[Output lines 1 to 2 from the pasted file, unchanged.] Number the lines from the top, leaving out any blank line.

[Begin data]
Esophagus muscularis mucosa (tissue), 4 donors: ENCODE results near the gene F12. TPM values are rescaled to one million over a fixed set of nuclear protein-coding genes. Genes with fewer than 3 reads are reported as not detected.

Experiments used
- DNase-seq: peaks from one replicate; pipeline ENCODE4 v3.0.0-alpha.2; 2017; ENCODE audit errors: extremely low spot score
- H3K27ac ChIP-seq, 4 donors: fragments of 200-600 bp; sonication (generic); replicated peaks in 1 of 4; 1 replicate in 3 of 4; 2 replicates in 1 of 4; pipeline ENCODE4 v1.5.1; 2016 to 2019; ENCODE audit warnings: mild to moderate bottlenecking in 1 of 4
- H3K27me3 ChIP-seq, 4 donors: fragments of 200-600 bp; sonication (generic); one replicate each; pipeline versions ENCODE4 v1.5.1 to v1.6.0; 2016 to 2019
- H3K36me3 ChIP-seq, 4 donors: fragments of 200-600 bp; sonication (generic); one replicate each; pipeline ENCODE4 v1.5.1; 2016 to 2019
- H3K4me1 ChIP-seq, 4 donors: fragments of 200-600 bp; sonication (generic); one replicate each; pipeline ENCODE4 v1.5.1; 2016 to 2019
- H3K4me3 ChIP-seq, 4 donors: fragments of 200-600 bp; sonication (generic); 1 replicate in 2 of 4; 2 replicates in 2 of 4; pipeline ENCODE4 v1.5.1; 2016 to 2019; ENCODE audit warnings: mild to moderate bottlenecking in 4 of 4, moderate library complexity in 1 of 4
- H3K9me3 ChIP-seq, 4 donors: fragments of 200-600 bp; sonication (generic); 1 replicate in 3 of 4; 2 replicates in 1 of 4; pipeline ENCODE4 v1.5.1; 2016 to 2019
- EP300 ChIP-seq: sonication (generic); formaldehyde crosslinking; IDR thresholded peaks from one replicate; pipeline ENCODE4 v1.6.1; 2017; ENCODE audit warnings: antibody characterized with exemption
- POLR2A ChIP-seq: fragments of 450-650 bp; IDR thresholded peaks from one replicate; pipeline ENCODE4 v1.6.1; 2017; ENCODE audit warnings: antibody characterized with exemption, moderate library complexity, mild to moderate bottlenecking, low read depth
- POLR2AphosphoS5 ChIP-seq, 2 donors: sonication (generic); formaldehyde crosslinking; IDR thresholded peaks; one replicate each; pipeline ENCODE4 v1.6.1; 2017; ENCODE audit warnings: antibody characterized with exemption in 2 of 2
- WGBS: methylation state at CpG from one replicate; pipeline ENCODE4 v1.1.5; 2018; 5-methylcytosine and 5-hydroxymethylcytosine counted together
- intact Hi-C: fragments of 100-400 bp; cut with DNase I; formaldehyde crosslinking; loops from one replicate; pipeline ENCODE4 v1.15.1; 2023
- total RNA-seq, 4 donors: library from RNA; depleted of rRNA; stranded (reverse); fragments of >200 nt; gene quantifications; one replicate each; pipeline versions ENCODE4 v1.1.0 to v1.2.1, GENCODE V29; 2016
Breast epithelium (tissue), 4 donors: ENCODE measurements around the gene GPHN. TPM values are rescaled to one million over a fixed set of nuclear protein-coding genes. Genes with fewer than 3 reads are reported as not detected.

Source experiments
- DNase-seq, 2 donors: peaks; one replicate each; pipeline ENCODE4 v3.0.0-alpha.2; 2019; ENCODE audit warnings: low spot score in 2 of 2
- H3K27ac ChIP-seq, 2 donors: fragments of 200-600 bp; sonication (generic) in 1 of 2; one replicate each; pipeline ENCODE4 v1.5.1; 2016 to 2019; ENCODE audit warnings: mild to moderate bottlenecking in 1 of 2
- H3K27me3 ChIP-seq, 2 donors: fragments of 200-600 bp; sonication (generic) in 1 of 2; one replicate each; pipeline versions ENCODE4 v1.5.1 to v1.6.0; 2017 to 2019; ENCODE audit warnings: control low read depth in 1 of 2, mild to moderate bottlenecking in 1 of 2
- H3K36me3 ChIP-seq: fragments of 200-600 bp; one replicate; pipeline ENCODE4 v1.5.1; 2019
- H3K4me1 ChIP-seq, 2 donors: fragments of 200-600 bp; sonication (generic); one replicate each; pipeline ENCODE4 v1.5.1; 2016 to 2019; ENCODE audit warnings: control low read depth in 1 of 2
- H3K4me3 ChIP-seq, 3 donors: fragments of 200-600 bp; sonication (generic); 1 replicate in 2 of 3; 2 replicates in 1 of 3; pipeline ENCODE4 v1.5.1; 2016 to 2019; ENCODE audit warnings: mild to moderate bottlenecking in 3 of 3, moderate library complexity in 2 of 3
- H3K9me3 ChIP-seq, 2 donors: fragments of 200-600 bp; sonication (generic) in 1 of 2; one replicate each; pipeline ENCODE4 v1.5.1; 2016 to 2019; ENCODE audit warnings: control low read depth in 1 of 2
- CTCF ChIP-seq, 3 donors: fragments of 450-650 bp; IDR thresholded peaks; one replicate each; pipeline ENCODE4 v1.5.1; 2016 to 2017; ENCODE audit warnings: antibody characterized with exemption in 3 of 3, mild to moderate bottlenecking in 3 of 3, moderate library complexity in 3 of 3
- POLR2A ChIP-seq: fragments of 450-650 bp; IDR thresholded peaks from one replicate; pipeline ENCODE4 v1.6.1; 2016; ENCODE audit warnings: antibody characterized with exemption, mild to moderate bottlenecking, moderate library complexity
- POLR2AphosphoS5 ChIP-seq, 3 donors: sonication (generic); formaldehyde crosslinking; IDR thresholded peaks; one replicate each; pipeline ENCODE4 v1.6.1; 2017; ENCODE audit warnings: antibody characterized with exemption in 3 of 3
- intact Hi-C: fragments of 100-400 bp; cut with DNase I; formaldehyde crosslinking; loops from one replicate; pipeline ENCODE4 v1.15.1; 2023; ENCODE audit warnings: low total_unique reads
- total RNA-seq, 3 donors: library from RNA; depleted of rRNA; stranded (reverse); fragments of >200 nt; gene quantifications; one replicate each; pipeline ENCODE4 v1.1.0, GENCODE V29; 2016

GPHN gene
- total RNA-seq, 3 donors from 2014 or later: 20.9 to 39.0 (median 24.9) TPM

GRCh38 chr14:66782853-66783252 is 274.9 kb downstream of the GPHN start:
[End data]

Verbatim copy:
Esophagus muscularis mucosa (tissue), 4 donors: ENCODE results near the gene F12. TPM values are rescaled to one million over a fixed set of nuclear protein-coding genes. Genes with fewer than 3 reads are reported as not detected.

Experiments used